ScrapEtta on LibraryThing More than 1 year ago
Maye finds herself moving from a big city like Phoenix to a small town called Spaulding. Everything in Spaulding is different-it's environmentally friendly, and she doesn't know anyone but her husband. She tries to make friends by joining her neighbor for tea, only to realize that she's one of the few who isn't on a motorized scooter. She then tries to join a gothic book club, and the results of that are hilarious. She ends up deciding to try to run for Queen of Spaulding, or Sewer Pipe Queen. What ensues is a sweet tale of friendship, with quite a bit of humor mixed in. I really enjoyed this book and I look forward to reading others by Notaro.
youthfulzombie on LibraryThing More than 1 year ago
I had high hopes for this book, having read a positive magazine review - the overall hilarity I expected just wasn't there.
Librarianista1 on LibraryThing More than 1 year ago
If you're a fan of Laurie Nataro you might be disappointed in this book. In reading this novel that reflects many of the experiences that she has written about in her past memoirs, you'll find yourself thinking, "this was funnier in the Flaming Tantrum book."
AuntJha on LibraryThing More than 1 year ago
A Very funny look at trying to make friends after moving to a new town more than 500 miles away from the close knit group of friends it took more than 30 years to assemble. I laughed so hard I cried. A must read for anyone who has been publicly embarrassed and forced to live it down.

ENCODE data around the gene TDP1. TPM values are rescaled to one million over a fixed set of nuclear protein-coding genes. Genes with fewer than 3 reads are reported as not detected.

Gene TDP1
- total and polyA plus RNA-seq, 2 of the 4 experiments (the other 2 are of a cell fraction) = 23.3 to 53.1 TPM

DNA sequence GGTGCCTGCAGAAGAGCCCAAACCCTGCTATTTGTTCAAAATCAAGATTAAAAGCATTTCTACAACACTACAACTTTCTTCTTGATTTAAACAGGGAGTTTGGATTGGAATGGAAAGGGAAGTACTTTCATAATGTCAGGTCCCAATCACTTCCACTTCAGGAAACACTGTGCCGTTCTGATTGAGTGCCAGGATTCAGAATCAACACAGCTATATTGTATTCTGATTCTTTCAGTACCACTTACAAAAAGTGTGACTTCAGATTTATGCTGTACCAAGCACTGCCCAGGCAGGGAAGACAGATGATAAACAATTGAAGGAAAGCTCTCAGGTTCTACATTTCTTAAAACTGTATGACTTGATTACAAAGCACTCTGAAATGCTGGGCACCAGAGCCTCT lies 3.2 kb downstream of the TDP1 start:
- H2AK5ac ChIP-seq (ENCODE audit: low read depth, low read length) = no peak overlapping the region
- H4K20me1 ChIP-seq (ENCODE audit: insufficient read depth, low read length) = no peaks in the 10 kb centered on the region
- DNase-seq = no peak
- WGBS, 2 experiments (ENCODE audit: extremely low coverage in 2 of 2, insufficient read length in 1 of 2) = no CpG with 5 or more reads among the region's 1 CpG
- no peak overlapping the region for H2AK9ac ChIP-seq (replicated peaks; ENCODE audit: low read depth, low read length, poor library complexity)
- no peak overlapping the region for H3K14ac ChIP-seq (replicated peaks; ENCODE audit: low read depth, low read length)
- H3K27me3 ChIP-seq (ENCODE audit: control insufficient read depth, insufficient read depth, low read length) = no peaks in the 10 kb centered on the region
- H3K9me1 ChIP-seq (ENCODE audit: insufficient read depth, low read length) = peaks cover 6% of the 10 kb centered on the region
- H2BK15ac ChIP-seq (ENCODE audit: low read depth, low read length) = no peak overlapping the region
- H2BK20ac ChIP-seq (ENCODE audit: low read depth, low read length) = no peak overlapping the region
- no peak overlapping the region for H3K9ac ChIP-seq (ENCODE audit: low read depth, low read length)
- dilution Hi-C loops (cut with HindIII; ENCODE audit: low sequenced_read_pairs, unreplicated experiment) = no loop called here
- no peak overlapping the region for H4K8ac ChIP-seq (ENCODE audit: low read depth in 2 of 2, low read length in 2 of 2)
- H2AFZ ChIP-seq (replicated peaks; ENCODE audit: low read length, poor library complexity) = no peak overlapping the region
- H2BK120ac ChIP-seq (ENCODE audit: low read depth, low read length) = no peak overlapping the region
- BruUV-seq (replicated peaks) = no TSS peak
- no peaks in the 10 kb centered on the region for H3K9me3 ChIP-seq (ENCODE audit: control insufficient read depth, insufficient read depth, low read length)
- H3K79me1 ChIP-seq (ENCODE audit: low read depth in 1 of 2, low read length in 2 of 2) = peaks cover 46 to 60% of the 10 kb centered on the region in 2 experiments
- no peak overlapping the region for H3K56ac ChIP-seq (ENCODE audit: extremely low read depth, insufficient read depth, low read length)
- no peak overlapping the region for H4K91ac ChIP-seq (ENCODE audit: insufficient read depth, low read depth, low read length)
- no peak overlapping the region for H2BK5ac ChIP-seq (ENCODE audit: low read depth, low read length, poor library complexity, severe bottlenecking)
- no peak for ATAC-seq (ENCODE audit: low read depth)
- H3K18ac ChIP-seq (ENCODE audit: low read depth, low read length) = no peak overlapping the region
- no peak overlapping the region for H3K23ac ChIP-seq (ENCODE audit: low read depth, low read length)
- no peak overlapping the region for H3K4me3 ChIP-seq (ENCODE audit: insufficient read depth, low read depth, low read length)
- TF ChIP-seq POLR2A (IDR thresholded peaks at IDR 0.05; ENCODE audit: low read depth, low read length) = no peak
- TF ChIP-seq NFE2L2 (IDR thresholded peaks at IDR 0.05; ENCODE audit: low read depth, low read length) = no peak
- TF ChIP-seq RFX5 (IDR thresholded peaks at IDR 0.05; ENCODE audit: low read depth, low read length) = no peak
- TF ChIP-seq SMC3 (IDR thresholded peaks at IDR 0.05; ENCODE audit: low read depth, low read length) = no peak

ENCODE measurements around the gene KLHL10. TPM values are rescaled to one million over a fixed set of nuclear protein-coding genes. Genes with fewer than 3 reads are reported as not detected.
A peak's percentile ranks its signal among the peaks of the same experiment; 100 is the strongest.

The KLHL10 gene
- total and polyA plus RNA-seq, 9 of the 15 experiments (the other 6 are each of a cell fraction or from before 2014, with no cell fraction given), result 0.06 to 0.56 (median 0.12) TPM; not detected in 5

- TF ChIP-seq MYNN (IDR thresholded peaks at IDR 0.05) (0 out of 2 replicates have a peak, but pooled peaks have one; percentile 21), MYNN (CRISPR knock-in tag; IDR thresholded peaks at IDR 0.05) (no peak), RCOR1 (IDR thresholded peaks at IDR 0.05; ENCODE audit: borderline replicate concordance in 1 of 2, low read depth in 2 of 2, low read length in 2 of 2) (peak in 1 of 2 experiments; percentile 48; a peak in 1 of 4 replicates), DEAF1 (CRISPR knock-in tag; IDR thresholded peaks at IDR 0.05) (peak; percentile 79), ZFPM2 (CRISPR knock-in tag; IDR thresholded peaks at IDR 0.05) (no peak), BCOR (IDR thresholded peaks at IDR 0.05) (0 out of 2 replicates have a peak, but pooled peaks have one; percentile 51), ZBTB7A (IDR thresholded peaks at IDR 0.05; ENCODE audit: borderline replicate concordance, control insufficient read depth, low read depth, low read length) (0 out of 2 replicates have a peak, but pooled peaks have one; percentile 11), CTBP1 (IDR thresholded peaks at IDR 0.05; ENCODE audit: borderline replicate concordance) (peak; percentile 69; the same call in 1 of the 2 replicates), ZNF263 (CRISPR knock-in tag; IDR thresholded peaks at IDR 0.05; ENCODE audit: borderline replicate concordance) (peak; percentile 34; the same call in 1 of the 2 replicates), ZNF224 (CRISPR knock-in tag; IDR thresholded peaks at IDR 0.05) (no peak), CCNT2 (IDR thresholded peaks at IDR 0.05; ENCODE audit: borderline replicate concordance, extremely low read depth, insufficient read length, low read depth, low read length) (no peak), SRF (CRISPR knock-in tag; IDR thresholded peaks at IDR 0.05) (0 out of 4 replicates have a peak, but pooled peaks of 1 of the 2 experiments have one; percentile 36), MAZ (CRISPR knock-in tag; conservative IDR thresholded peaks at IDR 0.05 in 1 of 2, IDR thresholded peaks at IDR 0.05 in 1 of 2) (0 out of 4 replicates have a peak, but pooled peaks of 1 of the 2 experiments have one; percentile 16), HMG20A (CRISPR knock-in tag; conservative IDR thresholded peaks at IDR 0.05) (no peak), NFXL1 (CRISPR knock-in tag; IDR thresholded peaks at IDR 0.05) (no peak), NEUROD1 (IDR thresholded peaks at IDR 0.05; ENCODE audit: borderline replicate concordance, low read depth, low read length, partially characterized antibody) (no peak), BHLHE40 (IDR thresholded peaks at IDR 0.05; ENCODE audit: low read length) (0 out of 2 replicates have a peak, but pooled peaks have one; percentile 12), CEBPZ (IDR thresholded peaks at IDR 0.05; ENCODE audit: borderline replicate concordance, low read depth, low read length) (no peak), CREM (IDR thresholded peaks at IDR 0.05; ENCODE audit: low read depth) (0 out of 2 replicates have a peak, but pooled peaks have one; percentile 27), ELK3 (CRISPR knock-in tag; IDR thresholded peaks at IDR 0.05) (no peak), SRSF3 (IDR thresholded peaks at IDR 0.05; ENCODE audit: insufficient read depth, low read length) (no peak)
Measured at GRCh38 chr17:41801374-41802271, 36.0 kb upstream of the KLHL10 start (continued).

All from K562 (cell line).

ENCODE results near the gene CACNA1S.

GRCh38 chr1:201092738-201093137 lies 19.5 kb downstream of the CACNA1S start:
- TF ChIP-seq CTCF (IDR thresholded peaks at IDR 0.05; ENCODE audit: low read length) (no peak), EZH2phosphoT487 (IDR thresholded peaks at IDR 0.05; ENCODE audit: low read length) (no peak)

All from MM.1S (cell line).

WittyreaderLI on LibraryThing More than 1 year ago
Funny is the best word to describe any book by Laurie Notaro. I have to admit, when I heard she was writing fiction, I was wondering if she would be able to reach the high par of comedy that her memoirs have reached. But lucky for us fans, she has raised the bar and delivered a hilarious, yet interesting novel. Maye is new to Spaulding, Washington. She wants to just make a friend. Yet people won't even give her the time of day. She decides to enter the local sewer pipe queen pageant and hopefully, make a few friends in the process. Laurie delivers a book that is every bit as funny as her memoirs if not more funny.This was one of the best books I read this year!
Bbexlibris on LibraryThing More than 1 year ago